Taylor Made: The Life and Work of Reverend L.O. Taylor

Rev. L. O. Taylor
Today it takes a small cell phone to record a story, snap a picture and even make a movie.  Eighty years ago, telling that story required a lot more equipment, energy and expertise.  This exhibit takes us back to that time in the Memphis Delta Region of the American South.

The time was the mid-1920s, when a creative, artistic, curious young preacher named Rev. L. O. Taylor travelled to church services, baptisms and community events documenting the people around him.

Taylor Made provides a window for you to learn about Rev. Taylor and to see and hear his friends in their homes, businesses and churches. You won't feel the heat of the sun beating down on Rev.Taylor as he lugged his bulky Eastman View Camera No. 2-D and, later, newfangled Bolex H-16 movie camera and lacquer disc recording machine to churches and businesses.  You won't hear him ask 50 or 60 members of a congregation to stand still as he took their group picture or talk to the small child in his home as he stood alone for his first portrait.  What you will see and hear are his images and recordings that look deeply into their subjects and provide intimate portraits of African American life in the South from the mid-1920s to the early 1960s.

HEAR Gallery

TOUCH Gallery

You can help us with this project.  We want to hear from you.  You might have stood in Rev.Taylor's home to have your first picture made.  Or perhaps you were at your school or business when Rev.Taylor included you in a film, or recorded you just so you could hear your voice.  We want to hear your story.

Throughout the exhibit there are links for you to tell us your memory of Rev. Taylor or identify a person or recording.  Your comments will help us provide a true picture of Rev. Taylor and his role in documenting his community. 

The Taylor Collection is part of the Center for Southern Folklore's Multimedia Archives which preserves and digitizes the images and voices we have recorded and collected over the last 37 years.  We plan to produce more on line exhibits showcasing Rev. Taylor and many other photographers, artists, musicians, talkers and cooks whose work defines our region.  We hope these exhibits provide a window for men and women across the globe to learn about the music, culture, arts and rhythms of the Memphis Delta region.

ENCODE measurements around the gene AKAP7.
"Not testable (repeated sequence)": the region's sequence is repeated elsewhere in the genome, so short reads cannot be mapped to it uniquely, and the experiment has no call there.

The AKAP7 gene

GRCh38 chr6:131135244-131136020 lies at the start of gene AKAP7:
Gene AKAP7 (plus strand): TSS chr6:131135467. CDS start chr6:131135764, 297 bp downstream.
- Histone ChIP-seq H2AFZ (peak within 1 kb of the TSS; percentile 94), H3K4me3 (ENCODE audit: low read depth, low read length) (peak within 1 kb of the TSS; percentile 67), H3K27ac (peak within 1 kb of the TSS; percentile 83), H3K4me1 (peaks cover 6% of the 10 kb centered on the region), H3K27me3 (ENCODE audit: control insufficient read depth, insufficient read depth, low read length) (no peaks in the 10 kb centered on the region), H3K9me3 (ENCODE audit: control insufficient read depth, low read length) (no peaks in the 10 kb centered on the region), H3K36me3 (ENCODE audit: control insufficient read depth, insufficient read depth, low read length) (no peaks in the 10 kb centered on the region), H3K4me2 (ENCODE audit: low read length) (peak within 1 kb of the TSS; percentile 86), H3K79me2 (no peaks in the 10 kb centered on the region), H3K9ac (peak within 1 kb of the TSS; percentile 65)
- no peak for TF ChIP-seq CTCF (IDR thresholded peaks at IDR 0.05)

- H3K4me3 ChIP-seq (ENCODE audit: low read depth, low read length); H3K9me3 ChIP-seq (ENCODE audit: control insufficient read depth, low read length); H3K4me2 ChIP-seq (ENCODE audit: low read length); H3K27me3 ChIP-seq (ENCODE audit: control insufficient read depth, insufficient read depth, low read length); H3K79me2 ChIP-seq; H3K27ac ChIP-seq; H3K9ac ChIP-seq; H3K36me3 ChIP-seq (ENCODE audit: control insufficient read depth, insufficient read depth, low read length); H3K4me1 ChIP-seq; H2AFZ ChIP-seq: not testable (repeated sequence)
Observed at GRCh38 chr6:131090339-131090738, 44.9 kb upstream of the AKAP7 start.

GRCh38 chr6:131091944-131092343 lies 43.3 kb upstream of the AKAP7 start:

Taylor Made would not be possible without the generous support of local and national foundations and agencies. The Assisi Foundation of Memphis, The Plough Foundation, The Grammy Foundation, the National Endowment for the Arts have provided  the resources to digitize and organize our Multimedia Archives. The National Park Service's Save America's Treasures grant administered by the National Endowment for the Humanities insures the preservation of the Rev. L.O. Taylor Collection and provides the resources for the Center to make exhibits like this available for people to learn about Rev. Taylor and his important legacy.

Click an image above to open a gallery or get information.




Judy Peiser
Executive Producer
May, 2009

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